WATCH: Years since gentle giants were sighted in Whitsundays
WHALE shark sightings have been sending people into a frenzy, as these gentle giants of the sea frolic and "play" in the Coral Sea.
Whale sharks are the largest fish in the ocean but they are harmless, docile creatures that filter-feed on tiny plankton.
They also sieve squid, krill and small fish.
Red Cat Adventures owner Asher Telford rang the Great Barrier Reef Marine Park Authority (GBRMPA) to ask about guidelines with these creatures, following the experience.
"They were very excited when we told them we had been swimming with the whale sharks," he said.
Assistant director of reef stewardship at GBRMPA, Fiona Merida, said whale sharks had been sighted in the Whitsundays before, around the same time of year.
"We tend to see them in the Great Barrier Reef Marine Park every year, at about this time," she said.
"But in the Whitsundays, the last time we had sightings of whale sharks was about nine years ago and again about five years ago, but the sightings are exactly the same period of time, almost to the day."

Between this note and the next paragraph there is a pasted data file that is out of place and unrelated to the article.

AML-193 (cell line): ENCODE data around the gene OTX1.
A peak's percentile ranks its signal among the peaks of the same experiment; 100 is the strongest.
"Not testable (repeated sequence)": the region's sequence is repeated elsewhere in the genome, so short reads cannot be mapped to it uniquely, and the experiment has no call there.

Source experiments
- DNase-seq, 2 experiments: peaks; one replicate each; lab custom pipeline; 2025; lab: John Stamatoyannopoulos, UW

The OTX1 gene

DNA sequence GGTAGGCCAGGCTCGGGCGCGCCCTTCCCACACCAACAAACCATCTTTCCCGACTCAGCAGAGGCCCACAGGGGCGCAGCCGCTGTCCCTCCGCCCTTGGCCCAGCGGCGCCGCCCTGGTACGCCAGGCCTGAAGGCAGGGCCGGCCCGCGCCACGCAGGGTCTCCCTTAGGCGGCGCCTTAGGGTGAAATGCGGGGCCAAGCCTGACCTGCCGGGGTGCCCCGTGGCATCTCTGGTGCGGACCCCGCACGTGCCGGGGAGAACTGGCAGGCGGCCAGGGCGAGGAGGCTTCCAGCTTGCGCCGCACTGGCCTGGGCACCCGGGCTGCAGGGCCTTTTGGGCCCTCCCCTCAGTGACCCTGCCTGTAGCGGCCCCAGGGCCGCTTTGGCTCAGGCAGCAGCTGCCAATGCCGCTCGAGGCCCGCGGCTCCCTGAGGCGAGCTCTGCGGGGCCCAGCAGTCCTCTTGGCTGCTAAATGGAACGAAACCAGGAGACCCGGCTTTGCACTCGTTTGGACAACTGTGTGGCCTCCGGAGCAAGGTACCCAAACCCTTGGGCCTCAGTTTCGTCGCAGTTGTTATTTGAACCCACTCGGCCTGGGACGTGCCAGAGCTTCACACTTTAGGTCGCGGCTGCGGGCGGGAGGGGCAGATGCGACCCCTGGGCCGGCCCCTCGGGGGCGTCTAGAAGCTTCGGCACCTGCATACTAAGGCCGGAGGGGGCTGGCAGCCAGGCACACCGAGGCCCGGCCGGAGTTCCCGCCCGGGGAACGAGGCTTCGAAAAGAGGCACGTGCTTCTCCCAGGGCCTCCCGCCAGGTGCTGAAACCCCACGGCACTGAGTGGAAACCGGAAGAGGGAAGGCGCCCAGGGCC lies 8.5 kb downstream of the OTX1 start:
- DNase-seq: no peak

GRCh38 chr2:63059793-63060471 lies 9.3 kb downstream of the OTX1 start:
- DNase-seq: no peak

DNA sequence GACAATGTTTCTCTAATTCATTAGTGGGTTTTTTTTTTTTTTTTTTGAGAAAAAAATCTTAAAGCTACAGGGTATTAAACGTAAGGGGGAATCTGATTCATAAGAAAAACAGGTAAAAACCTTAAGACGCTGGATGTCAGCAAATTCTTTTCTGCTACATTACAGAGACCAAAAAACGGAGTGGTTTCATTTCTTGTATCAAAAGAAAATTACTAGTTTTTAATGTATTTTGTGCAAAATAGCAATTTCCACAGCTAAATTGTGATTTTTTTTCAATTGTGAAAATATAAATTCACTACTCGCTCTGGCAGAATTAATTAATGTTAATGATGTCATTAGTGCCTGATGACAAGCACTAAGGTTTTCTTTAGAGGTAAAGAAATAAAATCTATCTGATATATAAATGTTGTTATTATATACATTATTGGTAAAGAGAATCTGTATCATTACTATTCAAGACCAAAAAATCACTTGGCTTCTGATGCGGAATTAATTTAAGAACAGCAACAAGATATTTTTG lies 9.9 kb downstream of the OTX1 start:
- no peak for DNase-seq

Ms Merida, who is a marine biologist, said the sightings aligned with the annual coral spawning, when tiny eggs and sperm were released by the coral into the water.
"The time of year that we have seen whale sharks aligns with when the mass coral spawning occurs, and we have just had that happen," she said.
"There's a lot of stuff in the water at that time - the egg bundles from the coral bring the plankton, and the whale sharks eat the plankton, and also the spawn on the surface of the water."
Coral spawning is an important part of the regeneration of the reef and the synchronicity occurs according to very specific lunar cycles, to ensure the male and female eggs can meet.
This year's spawning happened on the weekend of November 16 and 17.